Ahead of a court date Tuesday, the city has been revising plans for charter schools it plans to move or expand inside buildings with regular schools.
The NAACP and the teachers union have filed a lawsuit accusing the city of violating state law by giving the charter schools a disproportionate amount of shared building space — such as classrooms and libraries — and time in lunchrooms, playgrounds and gyms.
Chancellor Dennis Walcott said the city continues to believe the lawsuit "lacks merit."
Meanwhile, the city has been amending plans and holding hearings at each school — and pledged to give PS 30 in the Bronx, for example, more lunch shifts and gym time than the smaller Success Academy charter school, which is adding another grade in September.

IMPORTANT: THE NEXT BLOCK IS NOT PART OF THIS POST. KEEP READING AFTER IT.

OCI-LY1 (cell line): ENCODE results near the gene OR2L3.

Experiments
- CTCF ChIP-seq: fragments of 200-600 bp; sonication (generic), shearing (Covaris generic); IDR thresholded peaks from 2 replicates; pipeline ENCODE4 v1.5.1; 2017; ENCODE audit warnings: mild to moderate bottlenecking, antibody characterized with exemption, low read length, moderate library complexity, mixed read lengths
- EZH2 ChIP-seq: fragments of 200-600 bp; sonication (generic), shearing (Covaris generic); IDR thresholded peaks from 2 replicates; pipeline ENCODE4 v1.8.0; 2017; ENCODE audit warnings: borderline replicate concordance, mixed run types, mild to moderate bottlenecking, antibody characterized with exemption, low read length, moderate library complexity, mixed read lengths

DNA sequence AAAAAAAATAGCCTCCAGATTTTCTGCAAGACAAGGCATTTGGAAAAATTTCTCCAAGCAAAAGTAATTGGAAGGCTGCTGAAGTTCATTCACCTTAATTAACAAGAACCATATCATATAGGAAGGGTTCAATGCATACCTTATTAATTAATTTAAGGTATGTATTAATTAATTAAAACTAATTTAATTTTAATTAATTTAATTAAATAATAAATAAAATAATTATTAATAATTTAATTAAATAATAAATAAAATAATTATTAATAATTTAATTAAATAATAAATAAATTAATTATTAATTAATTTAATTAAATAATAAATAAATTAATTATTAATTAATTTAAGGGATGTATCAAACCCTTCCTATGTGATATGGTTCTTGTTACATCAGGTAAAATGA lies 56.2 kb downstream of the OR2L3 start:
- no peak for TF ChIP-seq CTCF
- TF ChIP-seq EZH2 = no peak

Hazel Dukes, president of the NAACP's New York Conference, said she hasn't seen the city's revised plan and neither Dukes nor the teachers union would comment. But the two sides have expressed strong skepticism about the city's ability to allocate space in a fair way without court intervention.
The NAACP and the teachers union are also suing to stop the city from phasing-out 22 struggling public schools.